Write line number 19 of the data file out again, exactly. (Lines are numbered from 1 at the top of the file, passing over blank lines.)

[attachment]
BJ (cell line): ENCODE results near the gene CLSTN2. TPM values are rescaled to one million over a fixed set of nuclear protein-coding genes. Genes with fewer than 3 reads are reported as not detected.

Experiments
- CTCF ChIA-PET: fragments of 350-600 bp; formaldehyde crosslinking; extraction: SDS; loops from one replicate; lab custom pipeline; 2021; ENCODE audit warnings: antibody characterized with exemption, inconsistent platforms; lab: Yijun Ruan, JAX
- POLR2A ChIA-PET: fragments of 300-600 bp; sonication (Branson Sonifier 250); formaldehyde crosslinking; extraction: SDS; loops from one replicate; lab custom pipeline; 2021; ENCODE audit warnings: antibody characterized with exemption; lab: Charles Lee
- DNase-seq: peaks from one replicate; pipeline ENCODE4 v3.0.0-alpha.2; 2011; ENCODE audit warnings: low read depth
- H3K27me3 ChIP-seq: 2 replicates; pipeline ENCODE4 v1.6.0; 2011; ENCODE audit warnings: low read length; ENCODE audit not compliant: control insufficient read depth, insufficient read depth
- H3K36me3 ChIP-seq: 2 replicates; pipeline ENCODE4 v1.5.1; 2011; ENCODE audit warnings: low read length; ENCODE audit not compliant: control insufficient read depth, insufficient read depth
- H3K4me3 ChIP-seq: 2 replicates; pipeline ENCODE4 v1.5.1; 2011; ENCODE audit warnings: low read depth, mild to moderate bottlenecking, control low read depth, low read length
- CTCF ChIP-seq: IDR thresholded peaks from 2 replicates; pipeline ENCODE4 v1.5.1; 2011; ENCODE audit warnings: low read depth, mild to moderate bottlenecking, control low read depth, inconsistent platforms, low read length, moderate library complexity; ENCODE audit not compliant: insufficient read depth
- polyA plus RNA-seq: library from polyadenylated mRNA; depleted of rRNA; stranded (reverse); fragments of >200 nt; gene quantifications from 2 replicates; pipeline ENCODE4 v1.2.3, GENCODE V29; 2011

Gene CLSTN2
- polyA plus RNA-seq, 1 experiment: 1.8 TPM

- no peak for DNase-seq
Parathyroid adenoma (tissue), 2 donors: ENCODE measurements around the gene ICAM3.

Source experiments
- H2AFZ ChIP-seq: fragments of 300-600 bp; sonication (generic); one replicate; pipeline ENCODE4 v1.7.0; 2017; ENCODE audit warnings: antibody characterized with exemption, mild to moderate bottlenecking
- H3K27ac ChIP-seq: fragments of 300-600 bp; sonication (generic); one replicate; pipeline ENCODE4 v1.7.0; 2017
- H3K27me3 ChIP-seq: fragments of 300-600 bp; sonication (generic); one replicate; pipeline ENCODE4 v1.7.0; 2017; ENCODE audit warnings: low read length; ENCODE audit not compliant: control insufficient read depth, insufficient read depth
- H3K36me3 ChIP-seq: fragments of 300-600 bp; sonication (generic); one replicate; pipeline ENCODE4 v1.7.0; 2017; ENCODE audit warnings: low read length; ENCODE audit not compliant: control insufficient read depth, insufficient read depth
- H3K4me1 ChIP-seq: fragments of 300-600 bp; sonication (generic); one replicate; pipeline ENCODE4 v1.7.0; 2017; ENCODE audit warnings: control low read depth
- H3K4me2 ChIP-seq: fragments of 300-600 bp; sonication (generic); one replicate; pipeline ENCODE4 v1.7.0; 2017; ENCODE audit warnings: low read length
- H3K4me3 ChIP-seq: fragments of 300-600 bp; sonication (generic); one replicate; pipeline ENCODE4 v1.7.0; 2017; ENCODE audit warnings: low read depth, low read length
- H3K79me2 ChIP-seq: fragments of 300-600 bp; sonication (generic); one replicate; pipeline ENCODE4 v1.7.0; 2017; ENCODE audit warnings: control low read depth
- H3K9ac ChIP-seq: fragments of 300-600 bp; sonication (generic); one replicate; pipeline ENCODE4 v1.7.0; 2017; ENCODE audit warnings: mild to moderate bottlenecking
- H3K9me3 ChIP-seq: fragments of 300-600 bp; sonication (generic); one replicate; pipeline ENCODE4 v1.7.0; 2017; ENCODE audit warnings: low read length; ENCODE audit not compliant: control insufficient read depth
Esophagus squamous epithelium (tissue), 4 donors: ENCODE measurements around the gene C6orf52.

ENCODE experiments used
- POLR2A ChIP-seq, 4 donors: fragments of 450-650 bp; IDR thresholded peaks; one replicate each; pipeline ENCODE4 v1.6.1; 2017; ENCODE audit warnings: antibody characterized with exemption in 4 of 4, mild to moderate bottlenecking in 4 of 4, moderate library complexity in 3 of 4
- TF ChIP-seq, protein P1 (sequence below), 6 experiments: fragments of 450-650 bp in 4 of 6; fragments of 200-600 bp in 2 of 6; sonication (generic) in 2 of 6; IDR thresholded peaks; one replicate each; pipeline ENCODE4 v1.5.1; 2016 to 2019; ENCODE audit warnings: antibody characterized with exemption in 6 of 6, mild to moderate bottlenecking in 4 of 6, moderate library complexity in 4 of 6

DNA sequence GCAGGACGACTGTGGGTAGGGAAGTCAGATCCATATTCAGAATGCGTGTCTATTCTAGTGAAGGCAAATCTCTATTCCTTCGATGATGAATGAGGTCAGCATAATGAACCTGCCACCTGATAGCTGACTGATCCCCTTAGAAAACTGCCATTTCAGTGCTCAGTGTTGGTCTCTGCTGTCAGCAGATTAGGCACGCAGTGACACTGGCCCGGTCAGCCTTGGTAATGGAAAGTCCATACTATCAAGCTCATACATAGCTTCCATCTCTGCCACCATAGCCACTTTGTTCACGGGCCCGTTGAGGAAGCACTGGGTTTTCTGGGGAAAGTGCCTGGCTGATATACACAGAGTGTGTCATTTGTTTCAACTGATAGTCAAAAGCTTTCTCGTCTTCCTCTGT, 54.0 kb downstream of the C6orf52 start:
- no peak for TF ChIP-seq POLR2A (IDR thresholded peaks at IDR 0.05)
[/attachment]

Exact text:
- H3K36me3 ChIP-seq: fragments of 300-600 bp; sonication (generic); one replicate; pipeline ENCODE4 v1.7.0; 2017; ENCODE audit warnings: low read length; ENCODE audit not compliant: control insufficient read depth, insufficient read depth